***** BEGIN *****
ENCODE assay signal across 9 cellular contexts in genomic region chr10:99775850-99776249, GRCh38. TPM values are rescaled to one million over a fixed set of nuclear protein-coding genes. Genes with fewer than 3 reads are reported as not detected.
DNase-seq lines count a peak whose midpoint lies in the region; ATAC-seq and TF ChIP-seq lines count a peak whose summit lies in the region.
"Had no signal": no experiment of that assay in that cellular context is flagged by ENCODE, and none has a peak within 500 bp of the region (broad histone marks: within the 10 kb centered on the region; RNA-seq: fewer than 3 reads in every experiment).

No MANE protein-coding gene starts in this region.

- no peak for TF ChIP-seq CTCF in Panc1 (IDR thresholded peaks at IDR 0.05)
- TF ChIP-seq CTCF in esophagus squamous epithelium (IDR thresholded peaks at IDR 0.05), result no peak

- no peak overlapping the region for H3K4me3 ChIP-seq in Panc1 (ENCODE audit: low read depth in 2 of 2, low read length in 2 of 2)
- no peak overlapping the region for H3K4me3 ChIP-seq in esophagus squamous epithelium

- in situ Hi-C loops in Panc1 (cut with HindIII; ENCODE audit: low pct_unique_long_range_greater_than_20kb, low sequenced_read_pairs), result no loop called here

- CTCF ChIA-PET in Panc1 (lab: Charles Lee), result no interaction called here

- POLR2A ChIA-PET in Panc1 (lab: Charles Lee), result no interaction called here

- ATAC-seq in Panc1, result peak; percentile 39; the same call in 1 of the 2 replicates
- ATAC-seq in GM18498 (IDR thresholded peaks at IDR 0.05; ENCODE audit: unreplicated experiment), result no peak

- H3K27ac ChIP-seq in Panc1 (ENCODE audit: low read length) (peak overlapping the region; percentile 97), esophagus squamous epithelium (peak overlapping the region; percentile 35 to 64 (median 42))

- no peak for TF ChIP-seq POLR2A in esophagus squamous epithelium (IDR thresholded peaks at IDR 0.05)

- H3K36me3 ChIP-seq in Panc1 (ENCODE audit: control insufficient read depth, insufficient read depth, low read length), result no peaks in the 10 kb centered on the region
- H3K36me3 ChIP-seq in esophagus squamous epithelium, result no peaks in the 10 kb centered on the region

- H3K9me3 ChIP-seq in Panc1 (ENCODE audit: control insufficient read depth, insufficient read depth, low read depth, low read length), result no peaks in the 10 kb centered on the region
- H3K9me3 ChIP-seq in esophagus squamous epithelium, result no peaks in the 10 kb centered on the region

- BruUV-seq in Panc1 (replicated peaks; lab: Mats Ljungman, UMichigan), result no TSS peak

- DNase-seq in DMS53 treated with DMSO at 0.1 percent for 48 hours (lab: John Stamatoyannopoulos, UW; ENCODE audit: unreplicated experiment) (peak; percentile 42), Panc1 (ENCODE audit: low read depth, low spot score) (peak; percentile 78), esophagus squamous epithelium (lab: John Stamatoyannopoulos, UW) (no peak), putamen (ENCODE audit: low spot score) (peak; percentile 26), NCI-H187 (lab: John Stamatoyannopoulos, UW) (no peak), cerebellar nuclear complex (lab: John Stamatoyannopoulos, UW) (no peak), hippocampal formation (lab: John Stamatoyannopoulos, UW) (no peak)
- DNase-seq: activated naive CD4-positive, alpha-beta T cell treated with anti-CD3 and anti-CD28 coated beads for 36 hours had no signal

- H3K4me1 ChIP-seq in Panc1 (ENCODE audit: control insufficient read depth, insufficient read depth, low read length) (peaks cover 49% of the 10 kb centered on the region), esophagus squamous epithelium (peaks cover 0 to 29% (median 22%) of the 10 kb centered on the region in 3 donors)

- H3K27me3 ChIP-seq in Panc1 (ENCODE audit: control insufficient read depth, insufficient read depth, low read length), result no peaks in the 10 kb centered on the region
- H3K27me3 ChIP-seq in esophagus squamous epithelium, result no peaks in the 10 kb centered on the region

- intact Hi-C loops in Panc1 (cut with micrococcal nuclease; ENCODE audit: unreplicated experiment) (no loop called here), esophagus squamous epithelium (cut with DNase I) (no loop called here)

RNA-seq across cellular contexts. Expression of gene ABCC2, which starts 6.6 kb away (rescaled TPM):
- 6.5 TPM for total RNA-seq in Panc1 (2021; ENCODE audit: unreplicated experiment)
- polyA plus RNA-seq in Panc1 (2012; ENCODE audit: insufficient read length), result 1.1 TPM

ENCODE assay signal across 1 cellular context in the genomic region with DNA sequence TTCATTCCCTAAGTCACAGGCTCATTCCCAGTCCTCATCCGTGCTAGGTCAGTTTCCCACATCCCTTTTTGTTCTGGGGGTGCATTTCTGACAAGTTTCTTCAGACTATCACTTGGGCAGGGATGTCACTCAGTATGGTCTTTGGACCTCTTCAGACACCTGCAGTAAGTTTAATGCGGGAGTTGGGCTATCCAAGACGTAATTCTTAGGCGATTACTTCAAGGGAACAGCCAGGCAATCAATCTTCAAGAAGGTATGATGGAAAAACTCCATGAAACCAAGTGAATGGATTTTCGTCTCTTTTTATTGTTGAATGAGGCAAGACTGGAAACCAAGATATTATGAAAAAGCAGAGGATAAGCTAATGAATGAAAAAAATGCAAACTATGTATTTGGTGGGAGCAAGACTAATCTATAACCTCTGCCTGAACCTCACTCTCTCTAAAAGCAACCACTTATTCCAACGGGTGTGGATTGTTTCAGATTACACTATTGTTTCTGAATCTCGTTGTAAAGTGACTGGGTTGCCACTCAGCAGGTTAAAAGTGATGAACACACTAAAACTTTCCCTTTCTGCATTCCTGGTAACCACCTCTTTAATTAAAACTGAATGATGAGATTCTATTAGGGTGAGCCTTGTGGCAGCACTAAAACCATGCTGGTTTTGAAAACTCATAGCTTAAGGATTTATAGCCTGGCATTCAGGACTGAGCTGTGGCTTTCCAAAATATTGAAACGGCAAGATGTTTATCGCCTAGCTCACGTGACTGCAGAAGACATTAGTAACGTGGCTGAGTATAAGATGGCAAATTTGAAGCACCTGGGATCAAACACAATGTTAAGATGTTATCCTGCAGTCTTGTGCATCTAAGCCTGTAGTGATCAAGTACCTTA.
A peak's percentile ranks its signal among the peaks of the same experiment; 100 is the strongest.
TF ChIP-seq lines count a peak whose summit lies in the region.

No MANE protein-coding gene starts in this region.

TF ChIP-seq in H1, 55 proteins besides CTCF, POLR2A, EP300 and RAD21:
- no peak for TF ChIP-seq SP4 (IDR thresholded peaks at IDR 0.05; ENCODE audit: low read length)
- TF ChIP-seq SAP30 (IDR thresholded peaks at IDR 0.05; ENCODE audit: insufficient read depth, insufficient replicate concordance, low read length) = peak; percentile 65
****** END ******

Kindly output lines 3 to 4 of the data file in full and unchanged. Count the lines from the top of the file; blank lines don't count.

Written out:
"Had no signal": no experiment of that assay in that cellular context is flagged by ENCODE, and none has a peak within 500 bp of the region (broad histone marks: within the 10 kb centered on the region; RNA-seq: fewer than 3 reads in every experiment).

No MANE protein-coding gene starts in this region.